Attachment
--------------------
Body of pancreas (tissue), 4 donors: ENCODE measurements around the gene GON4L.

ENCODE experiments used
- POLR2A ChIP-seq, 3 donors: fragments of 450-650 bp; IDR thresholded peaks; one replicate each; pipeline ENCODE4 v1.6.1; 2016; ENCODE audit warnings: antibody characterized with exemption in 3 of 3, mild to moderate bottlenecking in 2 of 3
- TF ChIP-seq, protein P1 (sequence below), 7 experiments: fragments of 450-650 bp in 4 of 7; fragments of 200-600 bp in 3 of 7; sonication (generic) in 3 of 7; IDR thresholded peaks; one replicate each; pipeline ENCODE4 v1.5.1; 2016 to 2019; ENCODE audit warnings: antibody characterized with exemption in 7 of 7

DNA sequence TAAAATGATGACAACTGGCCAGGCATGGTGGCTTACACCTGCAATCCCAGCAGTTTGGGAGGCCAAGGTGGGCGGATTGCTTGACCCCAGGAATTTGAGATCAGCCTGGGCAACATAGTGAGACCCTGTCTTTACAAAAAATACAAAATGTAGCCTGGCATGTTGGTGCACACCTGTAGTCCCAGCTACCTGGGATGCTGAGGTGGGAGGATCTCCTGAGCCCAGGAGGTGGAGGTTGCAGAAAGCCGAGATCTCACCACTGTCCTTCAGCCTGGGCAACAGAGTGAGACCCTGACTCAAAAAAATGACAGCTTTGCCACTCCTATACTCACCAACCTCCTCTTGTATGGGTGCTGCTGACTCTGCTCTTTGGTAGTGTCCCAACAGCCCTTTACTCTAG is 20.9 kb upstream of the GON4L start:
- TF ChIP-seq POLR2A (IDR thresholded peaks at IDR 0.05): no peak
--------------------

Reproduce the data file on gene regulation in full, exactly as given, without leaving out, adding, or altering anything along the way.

Body of pancreas (tissue), 4 donors: ENCODE measurements around the gene GON4L.

ENCODE experiments used
- POLR2A ChIP-seq, 3 donors: fragments of 450-650 bp; IDR thresholded peaks; one replicate each; pipeline ENCODE4 v1.6.1; 2016; ENCODE audit warnings: antibody characterized with exemption in 3 of 3, mild to moderate bottlenecking in 2 of 3
- TF ChIP-seq, protein P1 (sequence below), 7 experiments: fragments of 450-650 bp in 4 of 7; fragments of 200-600 bp in 3 of 7; sonication (generic) in 3 of 7; IDR thresholded peaks; one replicate each; pipeline ENCODE4 v1.5.1; 2016 to 2019; ENCODE audit warnings: antibody characterized with exemption in 7 of 7

DNA sequence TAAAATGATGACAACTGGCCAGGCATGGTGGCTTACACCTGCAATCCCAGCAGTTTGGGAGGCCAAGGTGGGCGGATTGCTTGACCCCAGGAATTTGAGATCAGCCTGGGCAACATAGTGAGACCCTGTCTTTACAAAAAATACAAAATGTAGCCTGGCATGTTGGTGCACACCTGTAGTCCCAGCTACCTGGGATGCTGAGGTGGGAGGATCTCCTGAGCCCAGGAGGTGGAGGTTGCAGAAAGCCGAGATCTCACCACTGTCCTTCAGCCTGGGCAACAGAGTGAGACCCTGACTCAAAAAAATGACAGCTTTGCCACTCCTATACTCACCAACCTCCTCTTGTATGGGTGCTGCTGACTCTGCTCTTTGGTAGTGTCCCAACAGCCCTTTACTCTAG is 20.9 kb upstream of the GON4L start:
- TF ChIP-seq POLR2A (IDR thresholded peaks at IDR 0.05): no peak